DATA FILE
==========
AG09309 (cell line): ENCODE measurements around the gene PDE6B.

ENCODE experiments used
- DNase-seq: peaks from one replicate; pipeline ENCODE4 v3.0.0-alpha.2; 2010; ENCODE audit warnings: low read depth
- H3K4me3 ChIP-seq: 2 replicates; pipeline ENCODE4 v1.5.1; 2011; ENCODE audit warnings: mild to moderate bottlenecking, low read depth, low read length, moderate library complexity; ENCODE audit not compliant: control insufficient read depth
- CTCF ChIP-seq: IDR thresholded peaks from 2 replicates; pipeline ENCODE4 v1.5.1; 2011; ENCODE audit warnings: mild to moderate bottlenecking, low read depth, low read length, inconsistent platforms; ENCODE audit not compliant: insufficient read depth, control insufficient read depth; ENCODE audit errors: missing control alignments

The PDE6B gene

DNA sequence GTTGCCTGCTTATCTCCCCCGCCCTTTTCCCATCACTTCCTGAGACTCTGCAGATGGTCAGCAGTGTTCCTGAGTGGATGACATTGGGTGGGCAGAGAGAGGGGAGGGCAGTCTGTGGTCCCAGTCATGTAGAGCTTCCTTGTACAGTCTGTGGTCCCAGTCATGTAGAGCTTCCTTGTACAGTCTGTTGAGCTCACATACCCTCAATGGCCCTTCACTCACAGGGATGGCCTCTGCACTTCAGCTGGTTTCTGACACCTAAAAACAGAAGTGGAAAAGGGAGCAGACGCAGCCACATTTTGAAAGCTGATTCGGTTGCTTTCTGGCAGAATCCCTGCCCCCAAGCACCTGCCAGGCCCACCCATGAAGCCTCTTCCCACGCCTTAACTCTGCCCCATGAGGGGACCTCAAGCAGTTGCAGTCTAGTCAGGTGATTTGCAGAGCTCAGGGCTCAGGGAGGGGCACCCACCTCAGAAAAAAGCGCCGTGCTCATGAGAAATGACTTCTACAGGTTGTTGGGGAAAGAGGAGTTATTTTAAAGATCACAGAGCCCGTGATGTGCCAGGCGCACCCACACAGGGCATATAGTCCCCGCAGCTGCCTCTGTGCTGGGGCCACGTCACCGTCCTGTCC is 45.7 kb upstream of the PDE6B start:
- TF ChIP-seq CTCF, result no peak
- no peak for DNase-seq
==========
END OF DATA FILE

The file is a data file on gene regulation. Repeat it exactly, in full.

AG09309 (cell line): ENCODE measurements around the gene PDE6B.

ENCODE experiments used
- DNase-seq: peaks from one replicate; pipeline ENCODE4 v3.0.0-alpha.2; 2010; ENCODE audit warnings: low read depth
- H3K4me3 ChIP-seq: 2 replicates; pipeline ENCODE4 v1.5.1; 2011; ENCODE audit warnings: mild to moderate bottlenecking, low read depth, low read length, moderate library complexity; ENCODE audit not compliant: control insufficient read depth
- CTCF ChIP-seq: IDR thresholded peaks from 2 replicates; pipeline ENCODE4 v1.5.1; 2011; ENCODE audit warnings: mild to moderate bottlenecking, low read depth, low read length, inconsistent platforms; ENCODE audit not compliant: insufficient read depth, control insufficient read depth; ENCODE audit errors: missing control alignments

The PDE6B gene

DNA sequence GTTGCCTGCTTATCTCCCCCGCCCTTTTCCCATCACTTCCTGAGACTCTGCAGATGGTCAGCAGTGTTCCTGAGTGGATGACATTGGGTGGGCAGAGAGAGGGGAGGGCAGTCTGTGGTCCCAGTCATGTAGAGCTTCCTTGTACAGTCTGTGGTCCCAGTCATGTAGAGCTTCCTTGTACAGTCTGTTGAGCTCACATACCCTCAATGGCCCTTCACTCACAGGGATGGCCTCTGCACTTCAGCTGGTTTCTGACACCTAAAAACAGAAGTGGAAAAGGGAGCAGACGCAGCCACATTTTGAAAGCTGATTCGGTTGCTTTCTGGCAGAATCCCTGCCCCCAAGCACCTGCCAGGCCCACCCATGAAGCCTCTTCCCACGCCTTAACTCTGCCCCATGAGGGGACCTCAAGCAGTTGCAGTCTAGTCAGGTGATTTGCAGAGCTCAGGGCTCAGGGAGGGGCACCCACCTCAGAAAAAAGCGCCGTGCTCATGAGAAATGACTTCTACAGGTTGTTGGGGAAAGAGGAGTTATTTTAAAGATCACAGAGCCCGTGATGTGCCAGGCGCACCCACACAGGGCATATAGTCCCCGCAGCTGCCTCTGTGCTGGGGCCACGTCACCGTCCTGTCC is 45.7 kb upstream of the PDE6B start:
- TF ChIP-seq CTCF, result no peak
- no peak for DNase-seq